European Civil Protection and Humanitarian Aid Operations

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EU Aid Volunteer implements disaster prevention policy in the Philippines

Photo credit: Peter Caton/VSO

In November 2013, Typhoon Haiyan tore a path of destruction through the Philippines affecting over 14 million people. The homes of five million people were damaged or destroyed, and over 6 000 people lost their lives. VSO EU Aid volunteer, Efrath Silver, spent nine months as an institutional development adviser and policy analyst, supporting the Filipino government’s project NOAH (Nationwide Operational Assessment of Hazards). She was assisting national efforts to ensure communities have a clear plan to prepare for and prevent future devastation. 

Vishva Sodhi, Communications Advisor for VSO International

Plans exist but they aren’t being implemented 

Natural disasters happen frequently in the Philippines, and in many villages they particularly affect poor communities living in disaster-prone areas.

The Philippines has a very extensive national law on disaster risk reduction; it all looks good on paper, but one of the problems is the lack of skills, staff and funding to actually take the necessary measures in the communities where they are needed most,” explains VSO volunteer policy analyst Efrath Silver.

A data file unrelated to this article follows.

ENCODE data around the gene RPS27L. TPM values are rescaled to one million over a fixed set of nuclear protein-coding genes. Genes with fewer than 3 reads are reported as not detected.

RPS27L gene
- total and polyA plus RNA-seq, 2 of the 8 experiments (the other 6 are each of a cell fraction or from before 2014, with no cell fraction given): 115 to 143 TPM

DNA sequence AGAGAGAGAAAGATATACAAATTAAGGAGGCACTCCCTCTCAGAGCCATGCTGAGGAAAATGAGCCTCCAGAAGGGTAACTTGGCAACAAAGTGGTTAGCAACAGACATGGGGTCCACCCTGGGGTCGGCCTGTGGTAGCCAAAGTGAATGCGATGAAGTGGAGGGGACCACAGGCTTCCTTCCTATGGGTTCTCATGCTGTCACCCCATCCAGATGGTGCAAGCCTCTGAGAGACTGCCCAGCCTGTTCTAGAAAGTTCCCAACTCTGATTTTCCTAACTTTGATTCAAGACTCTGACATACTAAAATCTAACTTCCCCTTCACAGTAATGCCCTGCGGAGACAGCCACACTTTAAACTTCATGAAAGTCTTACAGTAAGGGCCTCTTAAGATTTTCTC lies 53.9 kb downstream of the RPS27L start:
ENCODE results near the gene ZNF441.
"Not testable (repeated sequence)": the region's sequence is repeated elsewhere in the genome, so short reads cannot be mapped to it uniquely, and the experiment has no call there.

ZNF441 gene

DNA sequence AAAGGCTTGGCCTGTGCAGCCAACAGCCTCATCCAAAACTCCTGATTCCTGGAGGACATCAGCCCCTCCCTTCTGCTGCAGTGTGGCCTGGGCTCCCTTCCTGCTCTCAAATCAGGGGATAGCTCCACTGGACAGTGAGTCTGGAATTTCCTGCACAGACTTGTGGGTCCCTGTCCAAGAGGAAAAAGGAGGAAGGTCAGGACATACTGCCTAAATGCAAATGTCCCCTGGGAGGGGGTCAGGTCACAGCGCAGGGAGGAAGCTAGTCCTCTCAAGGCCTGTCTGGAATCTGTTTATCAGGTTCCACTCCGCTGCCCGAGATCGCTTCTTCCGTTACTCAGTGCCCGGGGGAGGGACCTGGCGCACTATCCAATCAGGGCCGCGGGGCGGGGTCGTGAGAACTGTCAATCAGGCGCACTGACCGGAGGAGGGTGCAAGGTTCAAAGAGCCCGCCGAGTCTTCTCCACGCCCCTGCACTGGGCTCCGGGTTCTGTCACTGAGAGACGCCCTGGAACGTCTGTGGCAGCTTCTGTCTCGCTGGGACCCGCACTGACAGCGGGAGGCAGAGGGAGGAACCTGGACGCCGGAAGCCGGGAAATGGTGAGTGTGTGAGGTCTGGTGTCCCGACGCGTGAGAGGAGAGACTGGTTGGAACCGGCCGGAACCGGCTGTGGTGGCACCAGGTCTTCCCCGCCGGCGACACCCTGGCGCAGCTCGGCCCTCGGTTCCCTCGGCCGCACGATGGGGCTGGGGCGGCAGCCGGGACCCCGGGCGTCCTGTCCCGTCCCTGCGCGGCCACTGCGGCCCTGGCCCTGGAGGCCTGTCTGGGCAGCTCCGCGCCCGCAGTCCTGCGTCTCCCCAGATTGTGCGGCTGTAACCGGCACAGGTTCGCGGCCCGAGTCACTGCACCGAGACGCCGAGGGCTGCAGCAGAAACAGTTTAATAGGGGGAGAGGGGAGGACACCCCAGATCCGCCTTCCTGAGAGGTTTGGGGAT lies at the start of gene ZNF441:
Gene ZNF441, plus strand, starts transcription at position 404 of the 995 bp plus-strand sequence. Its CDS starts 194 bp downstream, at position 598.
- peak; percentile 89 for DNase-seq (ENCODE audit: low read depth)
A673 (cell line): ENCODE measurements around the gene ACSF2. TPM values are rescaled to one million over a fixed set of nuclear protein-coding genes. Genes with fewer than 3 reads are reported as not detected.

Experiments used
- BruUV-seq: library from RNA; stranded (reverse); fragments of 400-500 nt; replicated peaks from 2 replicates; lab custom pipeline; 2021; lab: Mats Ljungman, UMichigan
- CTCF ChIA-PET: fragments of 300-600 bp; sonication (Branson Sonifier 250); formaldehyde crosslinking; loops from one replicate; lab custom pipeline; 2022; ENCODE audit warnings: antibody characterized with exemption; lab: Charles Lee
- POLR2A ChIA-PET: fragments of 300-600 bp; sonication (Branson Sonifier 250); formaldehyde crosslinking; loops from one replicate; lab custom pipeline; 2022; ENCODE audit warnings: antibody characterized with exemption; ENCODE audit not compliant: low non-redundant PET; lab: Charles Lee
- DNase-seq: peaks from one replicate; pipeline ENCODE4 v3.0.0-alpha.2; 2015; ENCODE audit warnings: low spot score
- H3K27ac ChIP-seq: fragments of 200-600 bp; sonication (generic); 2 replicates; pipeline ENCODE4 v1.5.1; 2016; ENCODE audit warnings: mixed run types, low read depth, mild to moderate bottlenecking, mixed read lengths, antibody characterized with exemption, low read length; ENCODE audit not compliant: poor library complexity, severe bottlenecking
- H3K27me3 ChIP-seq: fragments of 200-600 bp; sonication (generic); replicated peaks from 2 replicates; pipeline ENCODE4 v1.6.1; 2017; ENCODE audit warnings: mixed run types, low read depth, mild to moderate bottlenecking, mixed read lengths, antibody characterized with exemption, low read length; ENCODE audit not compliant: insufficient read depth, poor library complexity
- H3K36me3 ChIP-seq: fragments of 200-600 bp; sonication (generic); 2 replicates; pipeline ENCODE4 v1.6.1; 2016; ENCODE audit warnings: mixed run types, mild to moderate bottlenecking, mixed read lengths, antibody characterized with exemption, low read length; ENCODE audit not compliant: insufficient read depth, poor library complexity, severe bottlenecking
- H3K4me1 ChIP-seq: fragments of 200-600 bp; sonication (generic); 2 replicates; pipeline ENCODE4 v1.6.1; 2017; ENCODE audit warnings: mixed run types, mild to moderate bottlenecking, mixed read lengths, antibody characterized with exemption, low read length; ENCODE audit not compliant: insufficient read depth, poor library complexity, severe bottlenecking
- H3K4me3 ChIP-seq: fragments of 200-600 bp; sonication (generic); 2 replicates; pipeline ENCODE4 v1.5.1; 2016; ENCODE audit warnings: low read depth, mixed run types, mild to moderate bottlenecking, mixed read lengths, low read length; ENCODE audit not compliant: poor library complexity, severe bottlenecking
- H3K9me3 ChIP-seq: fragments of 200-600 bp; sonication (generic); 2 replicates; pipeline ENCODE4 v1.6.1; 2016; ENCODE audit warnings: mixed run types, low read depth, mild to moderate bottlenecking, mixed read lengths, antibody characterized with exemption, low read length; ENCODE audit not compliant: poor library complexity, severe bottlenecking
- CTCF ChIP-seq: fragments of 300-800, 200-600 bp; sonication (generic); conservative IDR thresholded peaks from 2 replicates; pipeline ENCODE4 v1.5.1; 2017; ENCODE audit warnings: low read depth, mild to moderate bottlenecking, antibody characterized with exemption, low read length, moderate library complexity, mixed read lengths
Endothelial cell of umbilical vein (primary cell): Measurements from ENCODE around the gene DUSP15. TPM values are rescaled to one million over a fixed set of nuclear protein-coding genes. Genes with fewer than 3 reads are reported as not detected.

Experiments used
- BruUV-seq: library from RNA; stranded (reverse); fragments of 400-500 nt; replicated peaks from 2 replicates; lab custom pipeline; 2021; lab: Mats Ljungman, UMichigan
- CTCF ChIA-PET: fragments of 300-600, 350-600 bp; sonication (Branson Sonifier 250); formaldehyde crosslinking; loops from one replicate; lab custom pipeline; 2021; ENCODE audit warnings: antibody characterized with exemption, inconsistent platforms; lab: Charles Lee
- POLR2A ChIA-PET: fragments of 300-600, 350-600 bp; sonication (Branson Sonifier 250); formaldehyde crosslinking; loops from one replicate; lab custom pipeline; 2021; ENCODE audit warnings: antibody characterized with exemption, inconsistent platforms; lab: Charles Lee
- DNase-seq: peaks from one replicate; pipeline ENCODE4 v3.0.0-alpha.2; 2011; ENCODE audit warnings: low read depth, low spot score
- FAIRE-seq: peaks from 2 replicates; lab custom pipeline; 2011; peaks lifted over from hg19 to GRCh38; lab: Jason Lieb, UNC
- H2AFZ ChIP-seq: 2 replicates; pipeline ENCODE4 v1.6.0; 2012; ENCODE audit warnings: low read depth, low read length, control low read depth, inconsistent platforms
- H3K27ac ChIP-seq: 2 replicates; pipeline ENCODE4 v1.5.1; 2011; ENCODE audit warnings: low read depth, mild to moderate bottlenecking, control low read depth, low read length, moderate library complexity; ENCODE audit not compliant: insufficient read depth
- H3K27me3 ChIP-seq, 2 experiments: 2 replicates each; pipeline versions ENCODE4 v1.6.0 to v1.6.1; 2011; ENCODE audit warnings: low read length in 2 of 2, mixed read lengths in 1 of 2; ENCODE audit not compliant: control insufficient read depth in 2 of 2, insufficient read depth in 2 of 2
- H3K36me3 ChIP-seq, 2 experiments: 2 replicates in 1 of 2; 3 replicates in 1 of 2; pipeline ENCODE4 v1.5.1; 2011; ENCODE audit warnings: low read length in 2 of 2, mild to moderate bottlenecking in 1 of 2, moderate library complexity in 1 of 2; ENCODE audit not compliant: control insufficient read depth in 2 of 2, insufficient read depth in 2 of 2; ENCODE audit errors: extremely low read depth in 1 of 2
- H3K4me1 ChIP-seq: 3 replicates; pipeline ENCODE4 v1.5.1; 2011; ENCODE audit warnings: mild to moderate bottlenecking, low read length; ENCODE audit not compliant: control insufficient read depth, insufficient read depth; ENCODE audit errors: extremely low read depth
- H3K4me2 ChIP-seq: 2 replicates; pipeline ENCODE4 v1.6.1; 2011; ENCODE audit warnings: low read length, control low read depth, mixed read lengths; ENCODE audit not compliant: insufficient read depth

The national law on disaster preparedness covers a full range of measures, outlining what needs to happen from the national to the village level ahead of a natural disaster. This includes having a disaster contingency fund and mobilising volunteers trained for emergencies. 

The law is comprehensive but implementation is lacking and this is what I’m trying to figure out…why national policy on disaster prevention with lifesaving consequences is so difficult to put into practice.” 

Understanding local concerns 

Photo credit: Peter Caton/VSO

Photo credit: Peter Caton/VSO

Drawing on her professional background as a policy adviser in flood risk management, Efrath believes in the power of properly implemented disaster prevention measures, “Half of the Netherlands is flood prone but the last major flooding causing casualties was in 1953…the country is so prepared that most people don’t know they live in a flood prone area,” she remarks.

Her work has involved reviewing national disaster management policy and then visiting disaster-prone areas to find out how these policies are being put into practice at a local government level, and what barriers exist if they aren’t.

I explore how they can improve on existing plans and see if I can help them do a better job. I then come up with recommendations that can help Filipino government agencies as well as the local government implement the measures more effectively,” explains Efrath.  

The EU Aid Volunteers initiative gives thousands of Europeans the opportunity to engage in humanitarian aid around the world. To find out more about initiative, visit the EU Aid Volunteers page.